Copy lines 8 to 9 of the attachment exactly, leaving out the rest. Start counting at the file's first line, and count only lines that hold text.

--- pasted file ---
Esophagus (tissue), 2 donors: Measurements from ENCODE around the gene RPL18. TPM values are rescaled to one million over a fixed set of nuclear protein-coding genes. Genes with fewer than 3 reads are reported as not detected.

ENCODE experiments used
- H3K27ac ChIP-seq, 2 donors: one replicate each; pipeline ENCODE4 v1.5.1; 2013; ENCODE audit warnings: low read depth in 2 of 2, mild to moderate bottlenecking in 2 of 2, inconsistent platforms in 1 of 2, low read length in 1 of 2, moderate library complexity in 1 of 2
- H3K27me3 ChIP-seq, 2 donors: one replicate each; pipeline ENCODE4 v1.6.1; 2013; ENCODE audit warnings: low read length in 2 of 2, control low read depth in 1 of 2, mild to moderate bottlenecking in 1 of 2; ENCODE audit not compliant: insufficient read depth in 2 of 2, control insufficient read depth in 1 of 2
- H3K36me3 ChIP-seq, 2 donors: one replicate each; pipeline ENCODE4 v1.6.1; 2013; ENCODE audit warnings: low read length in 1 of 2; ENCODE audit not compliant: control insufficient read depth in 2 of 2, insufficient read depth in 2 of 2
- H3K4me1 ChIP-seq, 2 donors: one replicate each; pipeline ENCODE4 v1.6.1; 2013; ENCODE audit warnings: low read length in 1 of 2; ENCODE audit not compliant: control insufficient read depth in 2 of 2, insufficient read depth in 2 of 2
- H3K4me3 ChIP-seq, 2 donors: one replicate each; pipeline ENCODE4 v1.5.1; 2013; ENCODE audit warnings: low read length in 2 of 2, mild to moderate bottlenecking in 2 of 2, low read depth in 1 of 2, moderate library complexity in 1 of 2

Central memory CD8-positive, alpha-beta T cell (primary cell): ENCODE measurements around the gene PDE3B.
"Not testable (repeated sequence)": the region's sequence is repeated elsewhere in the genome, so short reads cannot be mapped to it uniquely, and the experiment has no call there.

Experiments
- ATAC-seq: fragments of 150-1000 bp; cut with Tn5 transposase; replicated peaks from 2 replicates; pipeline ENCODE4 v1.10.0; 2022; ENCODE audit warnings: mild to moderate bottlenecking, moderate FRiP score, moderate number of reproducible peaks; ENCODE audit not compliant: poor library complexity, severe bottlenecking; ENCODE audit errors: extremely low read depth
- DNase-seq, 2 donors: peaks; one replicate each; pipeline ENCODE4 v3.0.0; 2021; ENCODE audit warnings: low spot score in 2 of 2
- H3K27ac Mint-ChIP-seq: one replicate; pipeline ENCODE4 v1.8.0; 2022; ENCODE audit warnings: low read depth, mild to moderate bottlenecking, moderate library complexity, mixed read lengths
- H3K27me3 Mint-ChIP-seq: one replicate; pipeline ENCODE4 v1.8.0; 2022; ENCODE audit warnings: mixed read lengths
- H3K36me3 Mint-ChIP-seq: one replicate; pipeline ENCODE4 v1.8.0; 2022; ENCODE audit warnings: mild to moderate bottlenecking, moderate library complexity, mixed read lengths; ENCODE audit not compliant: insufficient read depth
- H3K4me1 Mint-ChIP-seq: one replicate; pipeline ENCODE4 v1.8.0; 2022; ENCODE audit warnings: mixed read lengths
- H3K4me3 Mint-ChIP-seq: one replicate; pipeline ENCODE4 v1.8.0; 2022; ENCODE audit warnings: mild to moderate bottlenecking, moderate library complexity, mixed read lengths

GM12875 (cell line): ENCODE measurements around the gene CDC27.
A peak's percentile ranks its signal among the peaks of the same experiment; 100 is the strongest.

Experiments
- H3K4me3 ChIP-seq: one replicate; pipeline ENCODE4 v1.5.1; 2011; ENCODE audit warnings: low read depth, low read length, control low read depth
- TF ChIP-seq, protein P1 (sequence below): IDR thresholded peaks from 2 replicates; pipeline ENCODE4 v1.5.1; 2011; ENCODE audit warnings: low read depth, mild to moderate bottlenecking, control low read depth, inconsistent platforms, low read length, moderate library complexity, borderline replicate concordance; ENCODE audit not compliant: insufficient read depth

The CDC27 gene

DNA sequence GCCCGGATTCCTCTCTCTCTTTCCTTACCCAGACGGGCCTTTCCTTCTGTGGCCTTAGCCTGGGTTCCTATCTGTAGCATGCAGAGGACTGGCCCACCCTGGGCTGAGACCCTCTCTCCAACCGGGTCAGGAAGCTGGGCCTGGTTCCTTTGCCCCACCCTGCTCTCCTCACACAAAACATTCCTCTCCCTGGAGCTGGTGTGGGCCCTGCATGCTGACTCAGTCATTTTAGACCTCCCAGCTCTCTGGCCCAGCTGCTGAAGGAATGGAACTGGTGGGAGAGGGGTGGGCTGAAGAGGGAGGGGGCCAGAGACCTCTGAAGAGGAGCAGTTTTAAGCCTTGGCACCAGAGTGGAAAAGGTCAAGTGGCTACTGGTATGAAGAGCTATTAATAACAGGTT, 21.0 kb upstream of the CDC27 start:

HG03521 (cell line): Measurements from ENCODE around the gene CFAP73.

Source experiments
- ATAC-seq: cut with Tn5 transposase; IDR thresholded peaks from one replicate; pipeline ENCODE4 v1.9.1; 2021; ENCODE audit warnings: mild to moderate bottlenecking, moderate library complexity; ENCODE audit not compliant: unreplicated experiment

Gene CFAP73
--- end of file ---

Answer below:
Central memory CD8-positive, alpha-beta T cell (primary cell): ENCODE measurements around the gene PDE3B.
"Not testable (repeated sequence)": the region's sequence is repeated elsewhere in the genome, so short reads cannot be mapped to it uniquely, and the experiment has no call there.